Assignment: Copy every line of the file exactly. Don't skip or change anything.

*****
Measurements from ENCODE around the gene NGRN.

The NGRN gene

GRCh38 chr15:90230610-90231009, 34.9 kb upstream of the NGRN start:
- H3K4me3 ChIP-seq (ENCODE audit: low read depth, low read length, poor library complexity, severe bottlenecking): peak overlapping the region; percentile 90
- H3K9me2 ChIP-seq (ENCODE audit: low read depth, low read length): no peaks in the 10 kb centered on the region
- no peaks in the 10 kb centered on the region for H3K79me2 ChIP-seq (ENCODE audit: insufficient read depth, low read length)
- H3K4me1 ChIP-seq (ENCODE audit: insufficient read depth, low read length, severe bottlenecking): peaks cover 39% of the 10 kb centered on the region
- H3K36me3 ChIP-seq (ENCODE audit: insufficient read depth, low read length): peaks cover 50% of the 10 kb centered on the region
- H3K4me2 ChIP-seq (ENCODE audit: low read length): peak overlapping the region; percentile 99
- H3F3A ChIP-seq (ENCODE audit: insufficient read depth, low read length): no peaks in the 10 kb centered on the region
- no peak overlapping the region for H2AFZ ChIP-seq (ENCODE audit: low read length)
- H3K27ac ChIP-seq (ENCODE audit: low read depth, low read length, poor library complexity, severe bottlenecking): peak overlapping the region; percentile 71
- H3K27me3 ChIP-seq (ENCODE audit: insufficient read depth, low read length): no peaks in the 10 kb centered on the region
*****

Measurements from ENCODE around the gene NGRN.

The NGRN gene

GRCh38 chr15:90230610-90231009, 34.9 kb upstream of the NGRN start:
- H3K4me3 ChIP-seq (ENCODE audit: low read depth, low read length, poor library complexity, severe bottlenecking): peak overlapping the region; percentile 90
- H3K9me2 ChIP-seq (ENCODE audit: low read depth, low read length): no peaks in the 10 kb centered on the region
- no peaks in the 10 kb centered on the region for H3K79me2 ChIP-seq (ENCODE audit: insufficient read depth, low read length)
- H3K4me1 ChIP-seq (ENCODE audit: insufficient read depth, low read length, severe bottlenecking): peaks cover 39% of the 10 kb centered on the region
- H3K36me3 ChIP-seq (ENCODE audit: insufficient read depth, low read length): peaks cover 50% of the 10 kb centered on the region
- H3K4me2 ChIP-seq (ENCODE audit: low read length): peak overlapping the region; percentile 99
- H3F3A ChIP-seq (ENCODE audit: insufficient read depth, low read length): no peaks in the 10 kb centered on the region
- no peak overlapping the region for H2AFZ ChIP-seq (ENCODE audit: low read length)
- H3K27ac ChIP-seq (ENCODE audit: low read depth, low read length, poor library complexity, severe bottlenecking): peak overlapping the region; percentile 71
- H3K27me3 ChIP-seq (ENCODE audit: insufficient read depth, low read length): no peaks in the 10 kb centered on the region